Table 1 shows compatibility between the film thickness and the wavelength selected. In Table 1, ⊚ (double circle), ∘ (single circle), and − (minus) respectively show optimum, good, and unfavorable.

TABLE 1
Wavelength (μm)
Film Thickness (μm) 0.488 0.680 0.780
0.32
0.46
0.88

When the luminous flux having such wavelength is selected, sensitivity is prevented from becoming unstable due to the changes of the film thickness of the transmissive film, and sensitivity is stabilized.

The first light reception signal received by the light-receiving section 41 is transformed from an analog signal into a digital signal by the first A/D converter 51. The second light reception signal received by the light-receiving section 42 is transformed from the analog signal into the digital signal by the second A/D converter 52.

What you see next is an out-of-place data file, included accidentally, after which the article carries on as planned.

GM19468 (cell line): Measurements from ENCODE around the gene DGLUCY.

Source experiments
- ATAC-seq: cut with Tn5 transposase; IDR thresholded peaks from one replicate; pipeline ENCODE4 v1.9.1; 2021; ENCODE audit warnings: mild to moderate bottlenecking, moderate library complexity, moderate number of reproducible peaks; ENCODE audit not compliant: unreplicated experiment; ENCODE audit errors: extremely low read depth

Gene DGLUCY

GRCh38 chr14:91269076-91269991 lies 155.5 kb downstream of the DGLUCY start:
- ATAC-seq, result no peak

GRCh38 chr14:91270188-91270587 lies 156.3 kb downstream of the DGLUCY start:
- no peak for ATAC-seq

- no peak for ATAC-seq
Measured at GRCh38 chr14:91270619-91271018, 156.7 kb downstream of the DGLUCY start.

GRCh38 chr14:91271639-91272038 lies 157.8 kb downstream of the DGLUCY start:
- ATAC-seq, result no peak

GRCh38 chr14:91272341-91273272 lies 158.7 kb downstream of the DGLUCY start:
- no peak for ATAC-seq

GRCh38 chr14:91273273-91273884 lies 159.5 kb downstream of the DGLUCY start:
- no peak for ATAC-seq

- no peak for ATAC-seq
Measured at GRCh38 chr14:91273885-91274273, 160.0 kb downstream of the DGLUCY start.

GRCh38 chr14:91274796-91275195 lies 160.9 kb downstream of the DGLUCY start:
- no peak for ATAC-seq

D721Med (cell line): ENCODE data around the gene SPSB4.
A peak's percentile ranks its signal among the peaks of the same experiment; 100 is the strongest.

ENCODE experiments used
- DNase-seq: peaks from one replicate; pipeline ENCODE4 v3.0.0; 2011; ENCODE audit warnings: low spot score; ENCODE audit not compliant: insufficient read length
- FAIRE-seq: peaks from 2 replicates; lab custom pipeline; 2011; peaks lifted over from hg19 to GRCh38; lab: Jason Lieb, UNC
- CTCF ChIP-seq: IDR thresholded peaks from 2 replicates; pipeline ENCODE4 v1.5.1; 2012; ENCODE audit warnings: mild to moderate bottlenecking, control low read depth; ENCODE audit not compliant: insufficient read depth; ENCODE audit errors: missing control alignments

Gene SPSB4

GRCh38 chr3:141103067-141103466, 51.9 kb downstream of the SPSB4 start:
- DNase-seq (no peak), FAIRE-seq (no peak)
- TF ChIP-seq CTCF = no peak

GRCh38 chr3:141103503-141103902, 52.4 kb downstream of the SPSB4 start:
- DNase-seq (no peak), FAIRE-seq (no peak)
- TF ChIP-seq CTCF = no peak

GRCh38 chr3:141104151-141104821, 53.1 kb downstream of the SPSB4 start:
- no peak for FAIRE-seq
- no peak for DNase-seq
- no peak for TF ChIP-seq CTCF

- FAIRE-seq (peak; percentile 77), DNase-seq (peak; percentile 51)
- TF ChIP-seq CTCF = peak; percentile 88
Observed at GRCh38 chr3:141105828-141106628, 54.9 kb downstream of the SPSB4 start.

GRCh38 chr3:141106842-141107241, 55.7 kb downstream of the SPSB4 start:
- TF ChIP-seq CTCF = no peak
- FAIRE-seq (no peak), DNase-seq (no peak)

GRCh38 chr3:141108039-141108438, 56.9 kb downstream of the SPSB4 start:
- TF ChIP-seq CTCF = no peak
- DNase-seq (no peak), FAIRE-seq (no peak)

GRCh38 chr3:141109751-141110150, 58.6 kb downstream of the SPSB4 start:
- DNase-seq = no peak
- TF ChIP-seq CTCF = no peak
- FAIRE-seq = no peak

In the first light reception signal and the second light reception signal transformed into the digital signals, the sensitivity stabilizing section 160 compares the detection sensitivity for every inspection position of the film-coated wafer surface. Then, the sensitivity stabilizing section 160 adopts a value of a light reception signal having higher detection sensitivity for every inspection position of the film-coated wafer surface, and forms the signal for sampling in order to sample the inspection subject.

Next, sampling of the inspection subject using the signal for sampling will be described. FIG. 5 is the graph showing the structure of the inspection subject data in the signal for sampling. FIG. 6 is the exemplary view of the inspection subject data.